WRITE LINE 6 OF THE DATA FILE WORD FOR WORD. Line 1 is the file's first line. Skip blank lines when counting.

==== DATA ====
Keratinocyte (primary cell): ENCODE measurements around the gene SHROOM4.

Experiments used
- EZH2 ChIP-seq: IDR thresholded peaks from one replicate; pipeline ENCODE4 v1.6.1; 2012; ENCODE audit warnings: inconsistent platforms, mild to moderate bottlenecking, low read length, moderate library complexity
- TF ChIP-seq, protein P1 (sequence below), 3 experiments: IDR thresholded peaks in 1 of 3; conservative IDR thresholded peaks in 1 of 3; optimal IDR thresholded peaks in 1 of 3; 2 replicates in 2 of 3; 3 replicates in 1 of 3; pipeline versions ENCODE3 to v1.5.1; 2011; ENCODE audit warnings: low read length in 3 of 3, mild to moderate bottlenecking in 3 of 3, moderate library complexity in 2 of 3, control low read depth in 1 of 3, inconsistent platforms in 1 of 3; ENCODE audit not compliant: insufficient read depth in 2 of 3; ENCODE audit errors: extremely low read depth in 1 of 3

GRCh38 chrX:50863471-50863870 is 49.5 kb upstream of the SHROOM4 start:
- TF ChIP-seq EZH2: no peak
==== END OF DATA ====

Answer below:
- TF ChIP-seq EZH2: no peak